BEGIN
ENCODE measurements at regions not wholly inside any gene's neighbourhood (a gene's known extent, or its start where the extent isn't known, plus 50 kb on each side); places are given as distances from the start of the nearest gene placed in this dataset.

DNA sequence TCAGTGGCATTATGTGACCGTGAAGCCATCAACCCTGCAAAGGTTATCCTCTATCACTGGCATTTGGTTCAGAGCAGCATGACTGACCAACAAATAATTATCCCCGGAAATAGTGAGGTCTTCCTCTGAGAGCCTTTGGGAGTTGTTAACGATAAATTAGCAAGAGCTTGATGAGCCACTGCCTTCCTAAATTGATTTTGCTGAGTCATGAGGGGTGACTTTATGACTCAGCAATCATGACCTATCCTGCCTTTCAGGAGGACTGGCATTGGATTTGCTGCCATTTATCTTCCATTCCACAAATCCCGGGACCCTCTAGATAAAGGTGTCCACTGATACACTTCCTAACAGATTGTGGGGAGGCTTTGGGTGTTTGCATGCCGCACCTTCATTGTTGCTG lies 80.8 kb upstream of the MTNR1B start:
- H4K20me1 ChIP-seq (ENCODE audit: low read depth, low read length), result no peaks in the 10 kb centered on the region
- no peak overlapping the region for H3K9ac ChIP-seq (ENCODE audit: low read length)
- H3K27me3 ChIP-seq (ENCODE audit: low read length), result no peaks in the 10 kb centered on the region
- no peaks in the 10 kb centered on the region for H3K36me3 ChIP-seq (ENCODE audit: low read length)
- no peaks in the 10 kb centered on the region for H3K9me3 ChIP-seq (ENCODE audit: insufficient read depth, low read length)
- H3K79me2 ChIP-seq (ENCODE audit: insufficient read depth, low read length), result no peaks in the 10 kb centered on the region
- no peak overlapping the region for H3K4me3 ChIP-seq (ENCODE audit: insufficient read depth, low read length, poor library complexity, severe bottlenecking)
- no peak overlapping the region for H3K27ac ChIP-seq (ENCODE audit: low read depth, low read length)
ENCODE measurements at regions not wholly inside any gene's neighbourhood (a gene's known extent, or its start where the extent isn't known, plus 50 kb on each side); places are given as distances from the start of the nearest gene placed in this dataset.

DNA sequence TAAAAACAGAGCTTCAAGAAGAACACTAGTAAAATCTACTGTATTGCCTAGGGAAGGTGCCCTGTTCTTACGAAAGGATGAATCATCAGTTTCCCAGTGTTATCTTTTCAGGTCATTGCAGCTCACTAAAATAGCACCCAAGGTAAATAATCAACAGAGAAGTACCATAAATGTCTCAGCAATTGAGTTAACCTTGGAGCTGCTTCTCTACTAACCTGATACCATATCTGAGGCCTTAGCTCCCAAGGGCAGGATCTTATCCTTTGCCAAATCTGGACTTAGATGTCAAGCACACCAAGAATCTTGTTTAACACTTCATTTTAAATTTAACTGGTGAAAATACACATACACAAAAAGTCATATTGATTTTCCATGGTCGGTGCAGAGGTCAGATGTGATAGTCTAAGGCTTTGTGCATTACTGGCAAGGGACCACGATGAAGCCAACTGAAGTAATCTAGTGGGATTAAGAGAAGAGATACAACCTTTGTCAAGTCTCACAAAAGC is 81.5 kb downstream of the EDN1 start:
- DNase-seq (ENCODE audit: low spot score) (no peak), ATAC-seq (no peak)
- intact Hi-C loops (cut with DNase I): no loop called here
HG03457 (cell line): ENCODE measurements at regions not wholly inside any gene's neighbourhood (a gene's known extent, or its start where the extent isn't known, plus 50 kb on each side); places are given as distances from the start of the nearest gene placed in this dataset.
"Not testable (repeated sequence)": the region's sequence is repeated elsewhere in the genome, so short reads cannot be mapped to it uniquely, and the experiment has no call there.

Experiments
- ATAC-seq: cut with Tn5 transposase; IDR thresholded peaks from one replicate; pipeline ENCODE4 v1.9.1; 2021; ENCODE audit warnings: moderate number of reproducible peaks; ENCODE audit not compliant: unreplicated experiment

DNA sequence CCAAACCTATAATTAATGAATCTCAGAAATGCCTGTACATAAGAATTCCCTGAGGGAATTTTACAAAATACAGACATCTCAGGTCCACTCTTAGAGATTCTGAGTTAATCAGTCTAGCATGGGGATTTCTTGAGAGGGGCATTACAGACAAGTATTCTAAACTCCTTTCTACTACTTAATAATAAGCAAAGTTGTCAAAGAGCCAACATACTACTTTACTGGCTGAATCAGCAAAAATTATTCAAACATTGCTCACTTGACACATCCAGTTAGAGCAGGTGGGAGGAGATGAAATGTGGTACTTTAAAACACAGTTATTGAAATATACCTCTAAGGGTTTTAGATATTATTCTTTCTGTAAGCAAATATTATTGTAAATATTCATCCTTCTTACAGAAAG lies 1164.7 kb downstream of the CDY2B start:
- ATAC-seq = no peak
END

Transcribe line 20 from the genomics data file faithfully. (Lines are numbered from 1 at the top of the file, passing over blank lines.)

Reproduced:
- ATAC-seq = no peak